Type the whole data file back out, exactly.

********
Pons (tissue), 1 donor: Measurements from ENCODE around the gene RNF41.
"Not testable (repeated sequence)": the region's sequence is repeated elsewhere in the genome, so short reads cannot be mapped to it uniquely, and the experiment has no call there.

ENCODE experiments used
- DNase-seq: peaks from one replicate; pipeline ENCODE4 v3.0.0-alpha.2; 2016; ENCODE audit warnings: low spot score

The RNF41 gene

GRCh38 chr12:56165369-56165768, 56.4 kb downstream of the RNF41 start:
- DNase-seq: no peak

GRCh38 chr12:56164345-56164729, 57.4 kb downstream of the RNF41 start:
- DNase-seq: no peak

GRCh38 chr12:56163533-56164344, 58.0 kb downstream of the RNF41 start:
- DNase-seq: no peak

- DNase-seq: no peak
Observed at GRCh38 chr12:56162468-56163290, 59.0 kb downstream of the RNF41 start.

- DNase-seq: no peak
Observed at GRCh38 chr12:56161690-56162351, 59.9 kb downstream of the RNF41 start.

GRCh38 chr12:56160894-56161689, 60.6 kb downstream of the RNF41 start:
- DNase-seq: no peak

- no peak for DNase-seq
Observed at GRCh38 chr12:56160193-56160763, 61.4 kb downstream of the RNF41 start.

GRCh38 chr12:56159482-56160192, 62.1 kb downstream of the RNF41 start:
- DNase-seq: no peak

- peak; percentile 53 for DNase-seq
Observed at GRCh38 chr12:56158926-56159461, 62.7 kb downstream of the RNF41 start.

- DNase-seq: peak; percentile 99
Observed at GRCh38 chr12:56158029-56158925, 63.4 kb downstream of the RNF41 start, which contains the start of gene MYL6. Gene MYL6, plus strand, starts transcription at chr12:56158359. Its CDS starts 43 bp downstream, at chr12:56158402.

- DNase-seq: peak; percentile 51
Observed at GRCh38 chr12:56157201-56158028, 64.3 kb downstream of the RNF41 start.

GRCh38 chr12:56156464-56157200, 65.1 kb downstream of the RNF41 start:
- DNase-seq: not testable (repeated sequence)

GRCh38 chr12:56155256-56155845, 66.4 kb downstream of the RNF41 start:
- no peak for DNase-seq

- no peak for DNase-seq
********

Pons (tissue), 1 donor: Measurements from ENCODE around the gene RNF41.
"Not testable (repeated sequence)": the region's sequence is repeated elsewhere in the genome, so short reads cannot be mapped to it uniquely, and the experiment has no call there.

ENCODE experiments used
- DNase-seq: peaks from one replicate; pipeline ENCODE4 v3.0.0-alpha.2; 2016; ENCODE audit warnings: low spot score

The RNF41 gene

GRCh38 chr12:56165369-56165768, 56.4 kb downstream of the RNF41 start:
- DNase-seq: no peak

GRCh38 chr12:56164345-56164729, 57.4 kb downstream of the RNF41 start:
- DNase-seq: no peak

GRCh38 chr12:56163533-56164344, 58.0 kb downstream of the RNF41 start:
- DNase-seq: no peak

- DNase-seq: no peak
Observed at GRCh38 chr12:56162468-56163290, 59.0 kb downstream of the RNF41 start.

- DNase-seq: no peak
Observed at GRCh38 chr12:56161690-56162351, 59.9 kb downstream of the RNF41 start.

GRCh38 chr12:56160894-56161689, 60.6 kb downstream of the RNF41 start:
- DNase-seq: no peak

- no peak for DNase-seq
Observed at GRCh38 chr12:56160193-56160763, 61.4 kb downstream of the RNF41 start.

GRCh38 chr12:56159482-56160192, 62.1 kb downstream of the RNF41 start:
- DNase-seq: no peak

- peak; percentile 53 for DNase-seq
Observed at GRCh38 chr12:56158926-56159461, 62.7 kb downstream of the RNF41 start.

- DNase-seq: peak; percentile 99
Observed at GRCh38 chr12:56158029-56158925, 63.4 kb downstream of the RNF41 start, which contains the start of gene MYL6. Gene MYL6, plus strand, starts transcription at chr12:56158359. Its CDS starts 43 bp downstream, at chr12:56158402.

- DNase-seq: peak; percentile 51
Observed at GRCh38 chr12:56157201-56158028, 64.3 kb downstream of the RNF41 start.

GRCh38 chr12:56156464-56157200, 65.1 kb downstream of the RNF41 start:
- DNase-seq: not testable (repeated sequence)

GRCh38 chr12:56155256-56155845, 66.4 kb downstream of the RNF41 start:
- no peak for DNase-seq

- no peak for DNase-seq